Could you tell us, what is the biggest challenge that has happened concerning the last collection SS19 to FW19 especially in terms of supply chain and sustainability?

The biggest challenge was definitely to move our studio from London to Copenhagen. There has been a lot of “what is in which box” and because our production was still in London and we immediately realized how convenient it was to be able to visit your manufacture almost on daily basis.

How do you see the future development of the label?

We focus on how to commercialize our community without losing authenticity.

Being a Danish native, showing at Copenhagen Fashion Week, you must feel in the right place. Have you got any feedback on how you are perceived at home versus abroad?

Here in Denmark people mention how “crazy and non-Scandinavian we are but in London, I believe that most think that I design with a typical Scandi lense because all looks are overthought and stylistic, yet with graphically clean lines. Another obvious thing being in Denmark is that I don’t have to explain the name being Hærværk and how it is pronounced.

What is the most influential teenage memory that you would consider defining your present character? 

Skating in cities around Denmark, hanging on plazas and going to Christiania at night as a young kid. Even though I slowly toned down skating when my playing in a band took over a long time ago, no matter which city I go to I this skate lense with urban possibilities.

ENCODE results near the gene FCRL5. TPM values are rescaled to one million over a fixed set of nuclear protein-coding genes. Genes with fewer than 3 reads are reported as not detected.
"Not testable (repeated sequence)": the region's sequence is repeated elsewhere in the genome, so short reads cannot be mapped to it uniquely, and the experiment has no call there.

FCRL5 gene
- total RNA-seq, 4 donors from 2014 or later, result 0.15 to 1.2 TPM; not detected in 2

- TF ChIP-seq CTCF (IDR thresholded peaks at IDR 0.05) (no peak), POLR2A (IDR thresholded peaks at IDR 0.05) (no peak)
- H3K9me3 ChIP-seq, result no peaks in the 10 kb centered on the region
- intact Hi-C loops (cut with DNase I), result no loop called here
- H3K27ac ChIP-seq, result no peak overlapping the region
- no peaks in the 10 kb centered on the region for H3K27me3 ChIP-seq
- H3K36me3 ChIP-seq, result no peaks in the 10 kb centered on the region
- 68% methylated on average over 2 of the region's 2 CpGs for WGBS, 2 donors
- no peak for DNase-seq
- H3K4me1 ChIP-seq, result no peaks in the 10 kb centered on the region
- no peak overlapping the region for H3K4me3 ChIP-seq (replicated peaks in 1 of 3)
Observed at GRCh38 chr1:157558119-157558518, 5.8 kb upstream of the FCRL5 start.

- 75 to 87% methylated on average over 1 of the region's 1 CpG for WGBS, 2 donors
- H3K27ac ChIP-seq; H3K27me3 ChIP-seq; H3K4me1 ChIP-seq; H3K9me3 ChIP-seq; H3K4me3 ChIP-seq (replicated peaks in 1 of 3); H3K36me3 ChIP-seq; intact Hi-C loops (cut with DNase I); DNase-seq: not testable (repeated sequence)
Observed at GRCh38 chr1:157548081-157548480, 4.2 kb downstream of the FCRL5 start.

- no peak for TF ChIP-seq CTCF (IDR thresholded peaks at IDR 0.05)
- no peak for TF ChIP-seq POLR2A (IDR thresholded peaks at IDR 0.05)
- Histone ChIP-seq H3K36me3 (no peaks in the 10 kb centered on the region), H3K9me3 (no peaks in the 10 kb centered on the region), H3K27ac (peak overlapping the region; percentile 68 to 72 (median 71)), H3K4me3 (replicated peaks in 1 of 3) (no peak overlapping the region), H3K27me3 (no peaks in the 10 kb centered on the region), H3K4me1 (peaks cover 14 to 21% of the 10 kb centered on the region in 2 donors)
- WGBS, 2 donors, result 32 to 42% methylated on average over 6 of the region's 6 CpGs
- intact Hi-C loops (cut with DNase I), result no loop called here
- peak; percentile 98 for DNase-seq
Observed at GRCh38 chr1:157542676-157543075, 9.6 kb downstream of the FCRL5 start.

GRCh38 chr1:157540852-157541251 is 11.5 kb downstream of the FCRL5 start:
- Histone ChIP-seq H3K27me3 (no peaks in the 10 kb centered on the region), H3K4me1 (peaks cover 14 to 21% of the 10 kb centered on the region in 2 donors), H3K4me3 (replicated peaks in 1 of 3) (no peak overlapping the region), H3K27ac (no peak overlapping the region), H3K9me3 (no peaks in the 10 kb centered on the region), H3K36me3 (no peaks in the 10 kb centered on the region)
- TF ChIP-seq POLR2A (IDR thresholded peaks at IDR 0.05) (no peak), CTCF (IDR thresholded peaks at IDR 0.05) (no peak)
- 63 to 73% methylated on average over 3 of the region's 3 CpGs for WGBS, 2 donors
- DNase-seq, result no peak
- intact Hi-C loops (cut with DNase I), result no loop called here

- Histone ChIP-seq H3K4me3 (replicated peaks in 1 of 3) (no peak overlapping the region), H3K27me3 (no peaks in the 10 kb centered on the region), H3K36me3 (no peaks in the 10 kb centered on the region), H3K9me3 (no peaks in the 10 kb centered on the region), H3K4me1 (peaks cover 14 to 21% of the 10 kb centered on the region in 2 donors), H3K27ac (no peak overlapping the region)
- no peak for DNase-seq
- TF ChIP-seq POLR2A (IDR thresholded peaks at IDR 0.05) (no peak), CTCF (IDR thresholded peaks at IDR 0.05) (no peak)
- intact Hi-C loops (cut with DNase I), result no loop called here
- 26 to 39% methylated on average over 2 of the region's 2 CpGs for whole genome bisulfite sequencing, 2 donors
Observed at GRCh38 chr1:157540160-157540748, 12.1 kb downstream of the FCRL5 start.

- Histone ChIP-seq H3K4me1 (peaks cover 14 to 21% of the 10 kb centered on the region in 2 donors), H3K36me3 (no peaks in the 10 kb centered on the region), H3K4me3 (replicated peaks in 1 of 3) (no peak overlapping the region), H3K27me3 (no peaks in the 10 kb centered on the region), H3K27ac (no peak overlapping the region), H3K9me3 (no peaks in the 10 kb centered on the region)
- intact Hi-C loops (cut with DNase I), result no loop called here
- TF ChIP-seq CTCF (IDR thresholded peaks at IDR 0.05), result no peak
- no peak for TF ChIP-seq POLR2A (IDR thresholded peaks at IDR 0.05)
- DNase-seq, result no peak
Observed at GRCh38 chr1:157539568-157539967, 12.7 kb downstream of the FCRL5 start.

Playing IDLES as the ultimate song on your show, would you say that this was the soundtrack of your youth? Is that the kind of music that you associate with your design? 

My first experience with music was Nirvana and The Beatles, During my early days skating I was obsessed with rap like Cypress Hill, The Beatnuts and Busta Rhymes, then starting to play guitar in my early youth I was introduced to the indie scene with bands like Modest Mouse and Built to Spill, later on going into aggressive music etc etc. We choose to play IDLES as our outro song for the show because the lyrical message was perfect, the bass beat was a cool contrast to the main Hærværk soundtrack and the punk element came across 100%. I have actually been working with a French composer for a few seasons now and we have developed the tones and soundtrack of Hærværk which is a super goofy yet industrial beat.

How would you define the casting in your FW19/20 collection? What were you looking for?

Young, diverse and impulsive. We always look for personality.

Doc Martens, green dyed hair, oversize baggy pants, bomber jackets… it all gives an early 80ths punk English vibe, how would you describe the contemporary teenage youth? 

As super clever SoMe addicts.

Do you have the melancholic sensation that the youth culture- adolescent feeling, was different back in those days, does it affect your design?

Yes of Course. But youth will always change the way we talk, dress and flirt. Today you need a good virtual attitude and back then it was only about a good present attitude. My melancholic sensation does affect the design and especially the casting. As I mentioned before we focus on personality and want to come across as a live, energetic and authentic brand. I guess you have experienced our shows to fully understand our message.

Photos by Haakon Kolstad